Prodded by their automobile clients to hedge their bets against China global Taiwanese-headquartered outsourced semiconductor assembly and test companies (OSAT) are scouting for other Asian destinations to shift part of their production.
Their favourite alternatives: Malaysia, Vietnam and the Philippines.
Note, India is missing from that list.
And this is despite an attractive financial incentive scheme for OSAT players.
The reason, said a senior executive of a US chip company who had a meeting in Taiwan just a few weeks ago, is that “they want more predictability in government policy because they plan to put in big money.”
OSAT players, he argued, want some alignment by the Indian revenue department to global incentives offered in countries competing to attract foreign investment.
There is no doubt that the Indian government is leveraging like never before the opportunity opened up by geopolitical tensions between the US and China.
It is pushing hard to convince global companies to shift part of their manufacturing to India and make it one of their export hubs.
But US, European and Asian multinationals are spoilt for choice with a bevy of Asian and Latin American countries also wooing them aggressively -- and offering them what they want.
In particular, electronics and semiconductor conglomerates are seeking long-term policy stability.
On top of their agenda is low and stable tariffs that are not tweaked on an ad hoc basis and impact their viability, forcing them to rework their plans every so often.
Nor do they want coercive tax regimes followed by long legal battles against the revenue department in highly import-intensive export businesses.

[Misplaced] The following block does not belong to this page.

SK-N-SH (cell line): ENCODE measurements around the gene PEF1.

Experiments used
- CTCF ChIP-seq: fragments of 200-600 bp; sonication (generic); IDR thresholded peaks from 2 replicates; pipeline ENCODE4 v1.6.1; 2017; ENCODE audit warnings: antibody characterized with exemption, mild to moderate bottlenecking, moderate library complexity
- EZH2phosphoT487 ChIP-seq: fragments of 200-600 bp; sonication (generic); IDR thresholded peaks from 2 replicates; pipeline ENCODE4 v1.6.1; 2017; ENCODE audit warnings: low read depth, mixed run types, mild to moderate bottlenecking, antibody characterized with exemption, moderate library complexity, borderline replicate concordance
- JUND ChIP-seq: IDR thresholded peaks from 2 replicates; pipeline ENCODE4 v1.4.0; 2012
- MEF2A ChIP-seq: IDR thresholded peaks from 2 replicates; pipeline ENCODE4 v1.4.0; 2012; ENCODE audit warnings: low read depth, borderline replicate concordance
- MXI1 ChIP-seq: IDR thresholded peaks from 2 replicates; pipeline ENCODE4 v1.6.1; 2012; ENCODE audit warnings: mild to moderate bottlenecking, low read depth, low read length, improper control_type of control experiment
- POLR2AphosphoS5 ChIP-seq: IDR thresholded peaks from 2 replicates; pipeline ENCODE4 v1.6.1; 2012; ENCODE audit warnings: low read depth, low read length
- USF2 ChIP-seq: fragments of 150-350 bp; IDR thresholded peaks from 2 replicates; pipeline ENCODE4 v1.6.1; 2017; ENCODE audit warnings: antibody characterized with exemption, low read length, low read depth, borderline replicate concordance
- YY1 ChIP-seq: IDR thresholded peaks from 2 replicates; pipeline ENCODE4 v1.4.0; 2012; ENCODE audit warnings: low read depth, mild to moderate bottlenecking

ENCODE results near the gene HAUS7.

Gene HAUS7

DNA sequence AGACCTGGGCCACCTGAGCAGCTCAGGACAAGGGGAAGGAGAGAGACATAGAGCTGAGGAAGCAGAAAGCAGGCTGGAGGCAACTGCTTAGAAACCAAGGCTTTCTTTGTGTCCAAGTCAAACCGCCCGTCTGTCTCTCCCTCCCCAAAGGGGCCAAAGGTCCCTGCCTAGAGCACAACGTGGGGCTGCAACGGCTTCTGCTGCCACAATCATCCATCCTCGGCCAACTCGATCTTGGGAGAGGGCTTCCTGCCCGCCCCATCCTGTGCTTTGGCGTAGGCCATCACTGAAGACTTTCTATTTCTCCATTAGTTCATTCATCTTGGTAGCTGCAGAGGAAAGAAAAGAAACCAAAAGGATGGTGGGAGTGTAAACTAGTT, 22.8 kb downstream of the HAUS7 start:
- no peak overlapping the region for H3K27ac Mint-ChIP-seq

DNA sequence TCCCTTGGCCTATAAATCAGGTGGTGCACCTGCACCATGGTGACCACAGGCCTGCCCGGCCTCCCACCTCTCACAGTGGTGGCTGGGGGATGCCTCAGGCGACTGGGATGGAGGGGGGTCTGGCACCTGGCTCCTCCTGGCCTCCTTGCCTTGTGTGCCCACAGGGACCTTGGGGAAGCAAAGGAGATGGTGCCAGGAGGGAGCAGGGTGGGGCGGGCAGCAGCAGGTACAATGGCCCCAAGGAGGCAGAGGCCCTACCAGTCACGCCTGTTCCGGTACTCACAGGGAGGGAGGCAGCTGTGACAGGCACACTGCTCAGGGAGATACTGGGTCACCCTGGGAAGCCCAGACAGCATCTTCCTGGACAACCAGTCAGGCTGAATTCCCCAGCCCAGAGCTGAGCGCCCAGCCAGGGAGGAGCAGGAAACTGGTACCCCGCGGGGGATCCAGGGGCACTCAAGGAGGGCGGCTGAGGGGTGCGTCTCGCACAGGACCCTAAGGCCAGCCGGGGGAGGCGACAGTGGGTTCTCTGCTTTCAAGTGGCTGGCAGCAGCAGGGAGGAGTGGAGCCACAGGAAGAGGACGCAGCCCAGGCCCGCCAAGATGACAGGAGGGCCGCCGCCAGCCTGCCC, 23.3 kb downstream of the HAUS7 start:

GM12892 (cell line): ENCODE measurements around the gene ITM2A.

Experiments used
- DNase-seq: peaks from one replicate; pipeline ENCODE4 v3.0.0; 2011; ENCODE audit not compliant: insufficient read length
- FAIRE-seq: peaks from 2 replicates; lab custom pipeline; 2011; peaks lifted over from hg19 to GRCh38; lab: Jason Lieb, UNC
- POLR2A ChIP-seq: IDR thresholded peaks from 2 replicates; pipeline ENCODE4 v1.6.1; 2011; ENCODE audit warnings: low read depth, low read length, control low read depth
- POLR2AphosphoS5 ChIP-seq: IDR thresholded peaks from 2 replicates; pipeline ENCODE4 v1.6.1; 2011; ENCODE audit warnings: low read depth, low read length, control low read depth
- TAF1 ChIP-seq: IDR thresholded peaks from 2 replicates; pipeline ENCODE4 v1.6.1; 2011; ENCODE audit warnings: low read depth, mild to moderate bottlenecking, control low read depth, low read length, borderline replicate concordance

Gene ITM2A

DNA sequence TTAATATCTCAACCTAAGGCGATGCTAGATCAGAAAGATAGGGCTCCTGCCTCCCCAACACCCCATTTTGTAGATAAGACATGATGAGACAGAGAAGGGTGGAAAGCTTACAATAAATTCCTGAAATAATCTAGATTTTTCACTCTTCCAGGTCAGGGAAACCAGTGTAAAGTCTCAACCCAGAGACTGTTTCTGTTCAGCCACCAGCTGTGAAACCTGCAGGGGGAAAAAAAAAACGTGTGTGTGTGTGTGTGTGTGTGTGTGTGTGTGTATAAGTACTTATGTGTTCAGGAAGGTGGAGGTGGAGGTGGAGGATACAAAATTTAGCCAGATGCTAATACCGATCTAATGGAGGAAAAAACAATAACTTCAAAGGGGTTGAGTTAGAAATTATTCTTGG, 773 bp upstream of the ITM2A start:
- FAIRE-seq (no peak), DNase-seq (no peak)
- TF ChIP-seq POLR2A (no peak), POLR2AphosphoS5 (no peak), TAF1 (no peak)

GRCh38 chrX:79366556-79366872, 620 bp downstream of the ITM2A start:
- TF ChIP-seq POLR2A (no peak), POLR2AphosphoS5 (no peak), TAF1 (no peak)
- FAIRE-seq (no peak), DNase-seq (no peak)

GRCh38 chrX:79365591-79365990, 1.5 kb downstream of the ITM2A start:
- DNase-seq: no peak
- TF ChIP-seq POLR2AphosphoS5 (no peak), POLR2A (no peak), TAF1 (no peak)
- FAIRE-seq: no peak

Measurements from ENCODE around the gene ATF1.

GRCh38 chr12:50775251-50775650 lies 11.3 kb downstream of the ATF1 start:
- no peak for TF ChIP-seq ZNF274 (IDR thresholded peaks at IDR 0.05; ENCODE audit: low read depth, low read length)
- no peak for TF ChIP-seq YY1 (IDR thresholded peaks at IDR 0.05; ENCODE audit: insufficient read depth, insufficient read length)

This is what happened with Chinese mobile brands.
Xiaomi, for example, which was raided for alleged foreign exchange regulation violations and is fighting a legal battle against attachment orders by the income tax department, which has seized its fixed deposits.
Or Vico, which was raided for alleged money laundering. And even South Korea’s Samsung, which has chosen Vietnam as its global hub, was subject to investigations for alleged duty evasion.
Investors are asking for deeper consultation between the nodal ministry and the revenue department so that they are in sync.
And they are seeking more liberal labour laws (especially longer and more flexible work hours) as an essential condition to investing.
An interim study sponsored by the India Cellular and Electronics Association (ICEA) of 120 MFN (most favoured nation) tariff lines for electronics inputs shows that India is top of the table at 9.9 per cent compared to Vietnam (5.6 per cent), Mexico (3.5 per cent), Thailand (5 per cent), Malaysia (6.2 per cent) and the Philippines (3.9 per cent).
This puts India at a big disadvantage with these competitors for global conglomerates’ “China-plus-one” investment dollars.
Importantly, despite the geopolitical tensions, China still has an attractive average MFN tariff of 3.2 per cent.
The difference becomes even more striking if the average tariff is weighted for Free Trade Agreements (FTA).
It is only 1.1 per cent in Vietnam compared to 7 per cent in India.
Vietnam has signed up FTAs covering over 56 countries (the latest is with EU) aggressively lowering tariff barriers to transform the Indo-Chinese nation into a supply chain strategic hub for global giants.
India is a laggard in the FTA game, opting out of the 15-nation Regional Comprehensive Economic Partnership (RCEP), the world’s largest free trade agreement, in 2020.
That apart with no restrictions on Chinese companies Vietnam has also been able to woo 30-odd supply chain majors to shift capacity from China.